How to use pre-existing items to make sprig moulds, which is an easy first step for beginners
Any number of items we all tend to have lying around the house can be used, and part of the fun is looking for something suitable. For a seaside theme, the items chosen here are a seahorse brooch and a selection of shells, but you could use buttons, all sorts of old jewellery (providing it’s not too intricate), small fossils like ammonites – anything small that might look good as a raised detail.
Old tiles are a perfect size for making sprigs if you have any sitting around
You will need:
Roll a thick slab of clay and cut to a size suitable for your model, then place on a small board, or tile as shown here.
Press the model carefully down into the surface with the detail you want to show facing upwards – it shouldn’t be too raised above the level of the clay but also not too submerged.
Using a wooden modelling tool, carefully work around the edge of the model to ensure the clay fits to the surface so that plaster can’t seep down the sides.
As you do this, check there are no areas of undercut on the model and if you find some, fill with soft clay, blending and smoothing the surface level again as you work. Warning – undercuts will trap your model in the plaster and must be eliminated before casting.
Soap size the surface of your model using a soft bristle brush to apply the soap. This is crucially important, especially if your model is very detailed.
Sponge off the soft soap, using a natural sponge if possible, and repeat the process several more times to build up a good film on the surface of your model.
It’s always useful to make several sprig moulds in one go if you have a particular theme in mind, so here you see the shells positioned in the clay in the same way as the seahorse brooch being soap sized – again repeating the process several times.
Roll out a thick slab of clay and cut sections to build a wall around your models as shown. The wall should extend 4-5 cm above the surface of the model.
Now seal the bases with a coil of soft clay to ensure the plaster can’t escape when poured in.
The models are now ready for casting into plaster. If making more than one mould it helps to have them positioned close together, to minimise mess when pouring the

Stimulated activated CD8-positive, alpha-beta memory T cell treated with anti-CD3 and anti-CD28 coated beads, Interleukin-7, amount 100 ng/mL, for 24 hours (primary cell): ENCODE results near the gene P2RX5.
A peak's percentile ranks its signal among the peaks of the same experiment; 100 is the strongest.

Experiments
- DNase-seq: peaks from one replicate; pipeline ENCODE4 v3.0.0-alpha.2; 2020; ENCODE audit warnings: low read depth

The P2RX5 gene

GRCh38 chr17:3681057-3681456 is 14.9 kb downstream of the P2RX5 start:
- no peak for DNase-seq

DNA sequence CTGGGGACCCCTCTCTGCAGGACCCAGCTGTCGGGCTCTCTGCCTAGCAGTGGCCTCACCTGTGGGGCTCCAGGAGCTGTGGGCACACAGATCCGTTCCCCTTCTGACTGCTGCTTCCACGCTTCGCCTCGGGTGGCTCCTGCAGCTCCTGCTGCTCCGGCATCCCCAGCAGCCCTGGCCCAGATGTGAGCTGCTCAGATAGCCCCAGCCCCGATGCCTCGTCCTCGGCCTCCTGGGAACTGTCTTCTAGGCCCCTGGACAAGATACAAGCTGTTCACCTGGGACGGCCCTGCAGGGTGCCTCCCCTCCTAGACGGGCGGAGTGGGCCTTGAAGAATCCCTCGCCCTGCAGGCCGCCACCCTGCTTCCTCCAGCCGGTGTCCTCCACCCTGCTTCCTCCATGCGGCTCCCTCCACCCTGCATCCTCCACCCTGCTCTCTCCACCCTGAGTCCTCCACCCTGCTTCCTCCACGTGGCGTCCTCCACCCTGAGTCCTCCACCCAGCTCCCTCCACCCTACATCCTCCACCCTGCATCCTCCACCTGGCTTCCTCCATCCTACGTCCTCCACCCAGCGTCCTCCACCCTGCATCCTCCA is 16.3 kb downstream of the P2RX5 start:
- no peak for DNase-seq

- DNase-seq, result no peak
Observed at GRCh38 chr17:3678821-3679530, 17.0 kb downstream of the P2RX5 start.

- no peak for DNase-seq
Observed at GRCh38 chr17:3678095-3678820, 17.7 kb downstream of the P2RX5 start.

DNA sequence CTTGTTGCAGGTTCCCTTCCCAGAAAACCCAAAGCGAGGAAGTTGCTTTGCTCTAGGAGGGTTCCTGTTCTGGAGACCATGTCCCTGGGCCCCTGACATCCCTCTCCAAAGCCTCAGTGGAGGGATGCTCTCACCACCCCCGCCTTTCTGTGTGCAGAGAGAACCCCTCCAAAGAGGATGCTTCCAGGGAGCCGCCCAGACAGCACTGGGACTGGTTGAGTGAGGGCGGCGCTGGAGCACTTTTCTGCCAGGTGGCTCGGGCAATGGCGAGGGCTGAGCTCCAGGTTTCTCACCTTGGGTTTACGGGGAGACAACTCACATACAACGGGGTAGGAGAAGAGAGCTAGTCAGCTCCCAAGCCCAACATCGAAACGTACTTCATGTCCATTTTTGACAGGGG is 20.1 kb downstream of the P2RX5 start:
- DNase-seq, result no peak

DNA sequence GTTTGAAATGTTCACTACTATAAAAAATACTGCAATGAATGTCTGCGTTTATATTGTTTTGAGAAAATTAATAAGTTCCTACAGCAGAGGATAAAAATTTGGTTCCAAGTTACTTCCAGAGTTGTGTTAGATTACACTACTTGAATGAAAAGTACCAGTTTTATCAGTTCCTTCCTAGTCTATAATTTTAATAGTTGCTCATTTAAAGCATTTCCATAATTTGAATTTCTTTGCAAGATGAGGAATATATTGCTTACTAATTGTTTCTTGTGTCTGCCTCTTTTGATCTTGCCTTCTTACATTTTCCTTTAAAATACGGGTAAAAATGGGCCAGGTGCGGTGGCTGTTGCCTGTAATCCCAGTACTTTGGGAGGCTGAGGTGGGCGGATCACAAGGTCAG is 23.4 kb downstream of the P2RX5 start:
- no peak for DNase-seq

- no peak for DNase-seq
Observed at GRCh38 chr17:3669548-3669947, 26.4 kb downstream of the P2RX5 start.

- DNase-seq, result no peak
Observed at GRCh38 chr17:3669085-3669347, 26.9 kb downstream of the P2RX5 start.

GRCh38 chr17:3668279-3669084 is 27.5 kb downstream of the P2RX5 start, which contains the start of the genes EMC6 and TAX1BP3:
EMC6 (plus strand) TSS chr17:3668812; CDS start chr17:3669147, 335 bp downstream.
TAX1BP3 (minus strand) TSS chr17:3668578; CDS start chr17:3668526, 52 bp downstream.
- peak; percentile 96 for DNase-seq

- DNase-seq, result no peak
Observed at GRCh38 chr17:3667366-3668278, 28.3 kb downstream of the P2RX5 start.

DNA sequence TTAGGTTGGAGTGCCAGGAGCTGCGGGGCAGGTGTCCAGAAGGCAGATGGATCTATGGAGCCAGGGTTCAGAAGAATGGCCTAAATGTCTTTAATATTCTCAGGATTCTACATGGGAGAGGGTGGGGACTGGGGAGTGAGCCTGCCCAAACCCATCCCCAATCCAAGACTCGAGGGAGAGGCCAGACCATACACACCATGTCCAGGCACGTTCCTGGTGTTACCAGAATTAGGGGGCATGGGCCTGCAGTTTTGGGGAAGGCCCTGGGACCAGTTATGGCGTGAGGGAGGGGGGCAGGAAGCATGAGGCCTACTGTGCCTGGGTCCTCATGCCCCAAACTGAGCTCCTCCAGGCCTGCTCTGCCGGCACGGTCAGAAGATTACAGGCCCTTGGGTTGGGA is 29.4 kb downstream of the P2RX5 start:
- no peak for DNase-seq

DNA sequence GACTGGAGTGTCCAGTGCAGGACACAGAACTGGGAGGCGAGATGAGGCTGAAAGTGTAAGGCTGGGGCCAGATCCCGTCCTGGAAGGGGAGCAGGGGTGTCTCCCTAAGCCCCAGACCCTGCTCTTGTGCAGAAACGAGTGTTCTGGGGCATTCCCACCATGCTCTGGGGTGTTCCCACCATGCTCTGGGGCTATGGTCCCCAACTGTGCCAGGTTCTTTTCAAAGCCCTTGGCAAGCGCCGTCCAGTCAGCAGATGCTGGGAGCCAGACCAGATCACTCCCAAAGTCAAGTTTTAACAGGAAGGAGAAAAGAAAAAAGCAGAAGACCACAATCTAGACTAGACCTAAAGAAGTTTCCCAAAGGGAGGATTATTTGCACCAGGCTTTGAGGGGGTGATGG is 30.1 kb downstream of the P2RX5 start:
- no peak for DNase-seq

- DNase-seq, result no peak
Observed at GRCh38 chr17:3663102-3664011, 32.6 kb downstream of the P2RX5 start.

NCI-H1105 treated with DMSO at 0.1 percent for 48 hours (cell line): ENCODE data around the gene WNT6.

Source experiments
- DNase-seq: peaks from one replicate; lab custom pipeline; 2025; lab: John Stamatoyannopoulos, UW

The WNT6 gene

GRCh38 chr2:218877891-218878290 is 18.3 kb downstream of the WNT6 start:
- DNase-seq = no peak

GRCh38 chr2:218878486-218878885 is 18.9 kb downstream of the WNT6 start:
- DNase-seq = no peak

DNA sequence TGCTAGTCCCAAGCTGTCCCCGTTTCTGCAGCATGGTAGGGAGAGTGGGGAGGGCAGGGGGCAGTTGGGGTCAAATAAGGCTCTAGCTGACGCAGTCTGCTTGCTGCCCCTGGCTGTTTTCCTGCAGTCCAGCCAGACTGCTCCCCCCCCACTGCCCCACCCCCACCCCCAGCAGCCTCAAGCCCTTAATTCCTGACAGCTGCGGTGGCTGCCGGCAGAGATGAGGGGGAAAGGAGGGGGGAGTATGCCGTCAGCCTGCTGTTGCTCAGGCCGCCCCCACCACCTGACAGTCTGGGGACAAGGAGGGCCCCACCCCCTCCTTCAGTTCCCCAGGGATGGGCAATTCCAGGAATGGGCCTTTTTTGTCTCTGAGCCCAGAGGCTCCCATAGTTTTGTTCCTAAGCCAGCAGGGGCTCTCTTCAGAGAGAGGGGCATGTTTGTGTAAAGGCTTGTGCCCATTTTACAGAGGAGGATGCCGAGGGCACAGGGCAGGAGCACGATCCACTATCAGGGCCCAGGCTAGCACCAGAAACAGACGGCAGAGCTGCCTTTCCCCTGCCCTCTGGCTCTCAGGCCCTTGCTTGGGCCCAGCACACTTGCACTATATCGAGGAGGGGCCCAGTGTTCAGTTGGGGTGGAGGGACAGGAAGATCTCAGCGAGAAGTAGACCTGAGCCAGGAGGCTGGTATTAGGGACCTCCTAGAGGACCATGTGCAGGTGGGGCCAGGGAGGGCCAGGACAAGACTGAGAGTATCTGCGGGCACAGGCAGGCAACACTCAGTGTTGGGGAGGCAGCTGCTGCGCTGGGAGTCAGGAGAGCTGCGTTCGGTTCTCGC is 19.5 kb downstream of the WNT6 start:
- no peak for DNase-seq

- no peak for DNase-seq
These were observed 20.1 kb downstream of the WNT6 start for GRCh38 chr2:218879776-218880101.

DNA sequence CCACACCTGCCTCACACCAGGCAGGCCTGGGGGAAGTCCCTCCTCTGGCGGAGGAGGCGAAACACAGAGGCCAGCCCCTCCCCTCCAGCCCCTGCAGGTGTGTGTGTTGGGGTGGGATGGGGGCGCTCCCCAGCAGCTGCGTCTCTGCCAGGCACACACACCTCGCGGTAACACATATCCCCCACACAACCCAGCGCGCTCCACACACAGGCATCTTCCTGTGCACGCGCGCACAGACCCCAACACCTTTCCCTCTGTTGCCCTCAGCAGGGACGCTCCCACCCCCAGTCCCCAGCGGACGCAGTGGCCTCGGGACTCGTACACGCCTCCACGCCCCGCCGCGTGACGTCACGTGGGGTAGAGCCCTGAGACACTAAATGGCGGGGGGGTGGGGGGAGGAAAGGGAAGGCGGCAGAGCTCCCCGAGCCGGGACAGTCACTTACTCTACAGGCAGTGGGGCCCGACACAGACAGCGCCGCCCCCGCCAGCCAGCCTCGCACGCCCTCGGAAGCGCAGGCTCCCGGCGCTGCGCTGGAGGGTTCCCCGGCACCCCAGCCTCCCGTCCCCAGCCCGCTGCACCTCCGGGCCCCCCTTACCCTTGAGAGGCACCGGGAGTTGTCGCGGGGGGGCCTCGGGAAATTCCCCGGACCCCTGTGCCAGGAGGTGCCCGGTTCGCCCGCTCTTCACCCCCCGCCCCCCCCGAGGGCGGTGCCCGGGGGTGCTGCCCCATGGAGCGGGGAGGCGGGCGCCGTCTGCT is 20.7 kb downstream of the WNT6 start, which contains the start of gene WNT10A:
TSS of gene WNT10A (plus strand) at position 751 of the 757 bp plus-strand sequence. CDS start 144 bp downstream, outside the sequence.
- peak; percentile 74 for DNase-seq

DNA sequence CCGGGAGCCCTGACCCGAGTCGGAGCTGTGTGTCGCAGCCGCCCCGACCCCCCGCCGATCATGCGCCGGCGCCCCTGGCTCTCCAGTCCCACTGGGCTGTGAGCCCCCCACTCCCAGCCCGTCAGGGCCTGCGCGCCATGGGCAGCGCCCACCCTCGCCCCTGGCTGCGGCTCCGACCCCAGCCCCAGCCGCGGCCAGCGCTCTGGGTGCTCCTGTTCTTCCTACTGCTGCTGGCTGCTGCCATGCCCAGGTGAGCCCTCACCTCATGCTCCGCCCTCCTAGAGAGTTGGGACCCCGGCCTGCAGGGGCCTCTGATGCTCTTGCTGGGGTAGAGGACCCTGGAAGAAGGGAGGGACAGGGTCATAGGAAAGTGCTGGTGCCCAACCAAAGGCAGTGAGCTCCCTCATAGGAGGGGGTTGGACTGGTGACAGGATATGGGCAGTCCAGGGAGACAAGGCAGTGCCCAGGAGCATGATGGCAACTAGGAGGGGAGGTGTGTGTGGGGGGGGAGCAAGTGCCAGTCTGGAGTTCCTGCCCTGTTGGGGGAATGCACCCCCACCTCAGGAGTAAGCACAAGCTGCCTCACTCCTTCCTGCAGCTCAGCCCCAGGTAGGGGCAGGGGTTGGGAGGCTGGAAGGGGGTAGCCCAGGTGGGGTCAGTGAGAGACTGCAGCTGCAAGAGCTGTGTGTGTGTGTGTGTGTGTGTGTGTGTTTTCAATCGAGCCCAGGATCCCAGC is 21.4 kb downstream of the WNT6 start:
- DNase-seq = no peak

Using the plaster to water ratio and the mixing process given here, make a small amount of plaster to fill your models. The amount will depend on how many sprigs you’re making, but in this example 1 pint was used. One sprig would require no more than half a pint. Pour the plaster over the models quickly, making sure the actual models are covered first and gently tap the tiles up and down on the work surface a few times to release trapped air bubbles.
When the plaster starts to heat up, it’s safe to remove the clay walls. Now surform the underside edges of the plaster to round them off and remove any sharp bits which, if left, could easily get knocked off and later contaminate your clay.
Carefully lift the clay off your sprig moulds – you’ll find that some models have stayed in place in the clay and the lifting is relatively easy, others may have stayed in the plaster.
If your model is still in place in the plaster, carefully lift it out – it shouldn’t be difficult, providing you can grip it easily. Brooches are good because the clasp acts as a purchase for your fingers or a tool, but if the surface was soap sized sufficiently nothing should be too stuck; unless there were undercuts that you missed.
Avoid digging into the plaster with sharp tools – it will spoil the mould.
Finish off the moulds by surforming the upper sharp edges as you did on the undersides. Put the moulds somewhere warm to dry out completely before using.
Clay used for making plaster moulds can’t be used again to make pots because bits of plaster trapped in the clay will cause explosions in firing. Keep your mould-making clay in a separate bag clearly marked ‘PLASTER CLAY’ and it can be used again for the same purpose
This project first appeared in issue 2